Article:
There were 85 (56.3%) patients with CD4 >200 and 66 (43.7%) patients with CD4 <200 among our cohort (Table 4). Among patients with CD4 >200, 34% (29/85) had thyroid function abnormalities compared to 31% (21/66) in patients with CD4<200; p value=0.77. Isolated low T4 in was seen in 17.6% (15/85) of patients with CD4>200 compared to 15.2% (10/66) in patients with CD4<200. Subclinical hypothyroidism was observed in 10.7% (9/85) and 12.1% (8/66) in patients with CD4>200 and patients with CD4<200, respectively.
In this study, 33.1% of our cohort had thyroid abnormalities which were comparable to previous reports where thyroid dysfunction was found in 35% of HIV-infected patients [8-11]. The commonest dysfunctions we observed were the isolated low FT4 (16.6%) and subclinical hypothyroidism (11.3%). Our data show that females had higher prevalence for subclinical hypothyroidism, isolated low T4 and overt hyperthyroidism compared to males; while males had higher prevalence for overt hypothyroidism, which is usually higher in females in HIV-negative individuals. One study conducted for thyroid dysfunction among adult males with HIV shows higher incidence of thyroid and gonadal dysfunction .
There was no significant difference in prevalence of thyroid abnormalities in patients with CD4<200 (31%) when compared to those with CD4>200 cells/uL (34%); p value=0.77. Recent study shows burden of thyroid dysfunction in chronic HIV infection with stable immune function is lower compared to pre HAART era and severe immunodeficiency at disease onset, thyroperoxidase antibodies (TPOAb) positivity and tuberculosis were best predictor of subclinical hypothyroidism [17,18]. We could not correlate thyroid function abnormalities and severity in immune dysfunction. In our study, thyroid function was not checked at the same time frame of initial CD4 cell count.
Isolated low FT4 with normal TSH levels are found frequently among HIV-infected individuals, with reported prevalence of 1.3%-6.8% [8,11,20]. In one study 16% of the patients are affected with non-thyroid illness with HIV infection . We could not categorize patients for non-thyroidal illness due to non-availability of the data for free T3 level, reverse T3 level. Isolated low T4 can be part of severe non-thyroidal illness but in our study we did not include severely sick individuals. Isolated central hypothyroidism is a very rare entity and we did not investigate patients to exclude this cause for low T4. There are few case reports of isolated idiopathic central hypothyroidism in adult . Isolated low T4 is also associated with receipt of didanosine, stavudine, and ritonavir . Drugs like phenytoin and carbamazepine can interfere with free T4 assays, though similar effect of antiretrovirals (ARV) has not been proved . Clinical significance of low FT4 level remains unclear and our patients with this dysfunction did not report any symptoms of hypothyroidism; none of them was started on levothyroxine.
Overt hypothyroidism was found in 1.3% in our study population, which was slightly lower than previous reports. One crosssectional multicentre study of 350 HIV-infected patients reported a prevalence of overt hypothyroidism of 2.6% . The risk of hypothyroidism increased among patients with lower CD4 counts. Adults with HIV infection go through significant stresses, which affects hypothalamic-pituitary-thyroid axis.
Subclinical hypothyroidism among adults with HIV infection had been reported in the range of 3.5-14.76% [8,10,15,17,18]. Antithyroid peroxidase antibodies are rarely positive among these patients suggesting that mechanism may not be autoimmune [10,21]. The clinical significance of the 11.3% prevalence of subclinical hypothyroidism we report is uncertain; several studies among general population showed that most patients with subclinical hypothyroidism did not require treatment and in many cases TFT normalised spontaneously; however, some authors reported that 19 to 27.3% of patients required replacement therapy with levothyroxine [23,24]. In addition, the prevalence of subclinical hypothyroidism in our patients was higher than what was reported in HIV negative counterparts, including data from countries in the Asian Continent (4.2% in Japan) and Arab World (6.18% in Libya) [25-30]. Indeed, some authors have advocated routine screening of TFT in HIV patients, particularly in certain subgroups [9,31]. It is worth noting that the treatment and prevention of thyroid dysfunctions in HIV patients, regardless of geographical location, is similar to the general population . The only special consideration in HIV would be the potential for drug-to-drug interactions [32,33].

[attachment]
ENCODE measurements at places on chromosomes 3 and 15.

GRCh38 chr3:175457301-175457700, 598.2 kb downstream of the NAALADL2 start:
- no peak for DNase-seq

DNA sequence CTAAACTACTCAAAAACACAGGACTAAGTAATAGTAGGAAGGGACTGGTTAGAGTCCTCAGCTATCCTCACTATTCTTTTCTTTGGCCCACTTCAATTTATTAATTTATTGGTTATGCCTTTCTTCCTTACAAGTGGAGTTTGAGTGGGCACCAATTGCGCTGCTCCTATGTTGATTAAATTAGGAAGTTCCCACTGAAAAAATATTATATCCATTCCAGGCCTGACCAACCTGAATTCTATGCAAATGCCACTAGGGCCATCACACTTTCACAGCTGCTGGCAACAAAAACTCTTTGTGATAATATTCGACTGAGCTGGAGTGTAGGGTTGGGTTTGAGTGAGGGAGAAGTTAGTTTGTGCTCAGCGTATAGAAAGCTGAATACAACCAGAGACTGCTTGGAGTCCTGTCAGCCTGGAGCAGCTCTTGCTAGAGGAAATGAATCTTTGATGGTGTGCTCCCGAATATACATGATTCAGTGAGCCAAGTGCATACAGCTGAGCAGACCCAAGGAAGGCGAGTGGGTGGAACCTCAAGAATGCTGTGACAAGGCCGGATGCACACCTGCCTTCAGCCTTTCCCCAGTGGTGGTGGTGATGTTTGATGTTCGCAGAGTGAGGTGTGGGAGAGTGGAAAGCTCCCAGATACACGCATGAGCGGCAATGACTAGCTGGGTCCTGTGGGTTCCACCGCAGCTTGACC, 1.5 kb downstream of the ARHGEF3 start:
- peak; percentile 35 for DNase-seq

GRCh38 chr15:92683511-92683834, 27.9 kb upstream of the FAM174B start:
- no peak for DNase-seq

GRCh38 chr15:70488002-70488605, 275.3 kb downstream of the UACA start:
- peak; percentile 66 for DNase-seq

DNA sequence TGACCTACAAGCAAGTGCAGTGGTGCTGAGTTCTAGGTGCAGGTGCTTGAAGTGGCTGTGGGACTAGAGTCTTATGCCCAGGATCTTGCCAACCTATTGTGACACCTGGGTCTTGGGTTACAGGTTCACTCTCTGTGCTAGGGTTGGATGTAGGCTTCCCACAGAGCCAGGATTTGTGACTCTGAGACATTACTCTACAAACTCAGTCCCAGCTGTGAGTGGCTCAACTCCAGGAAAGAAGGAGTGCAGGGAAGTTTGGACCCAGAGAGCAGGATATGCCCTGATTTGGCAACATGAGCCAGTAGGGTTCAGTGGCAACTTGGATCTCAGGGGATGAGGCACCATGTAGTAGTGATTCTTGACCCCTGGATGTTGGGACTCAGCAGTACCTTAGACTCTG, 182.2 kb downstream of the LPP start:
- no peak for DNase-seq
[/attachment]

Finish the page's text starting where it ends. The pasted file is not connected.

One limitation of our study is its retrospective nature and the small size. Also, we were not able to address correlates of thyroid abnormalities among our cohort. Furthermore, the study did not analyse the follow up thyroid function tests to assess the pattern of the thyroid dysfunction over time; some of the reported abnormalities, such as subclinical hypothyroidism, could have been very transient.
To our knowledge, this is the first study to examine the thyroid dysfunction in HIV patients in the Middle East and North Africa. The prevalence of thyroid function abnormalities was high among our patients. Isolated low T4 followed by Subclinical hypothyroidism were the most common abnormalities found in our study. Females had higher prevalence of all forms of abnormal thyroid function except subclinical hyperthyroidism and overt hypothyroidism. Initial CD4 count had no effect on prevalence of thyroid abnormalities in our patients.
To conclude, routine screening of TFT may help in detecting thyroid abnormalities in asymptomatic HIV patients; however, the clinical significance of subtle thyroid abnormalities identified is not entirely clear. Findings from our small descriptive study do not support routine screening for thyroid dysfunction in asymptomatic HIV patients; however, larger longitudinal studies may be required to better inform clinical practice.
Key Message: Findings from our small study do not support routine screening for thyroid dysfunction in asymptomatic HIV patients; however, larger longitudinal studies may be required to better inform clinical practice.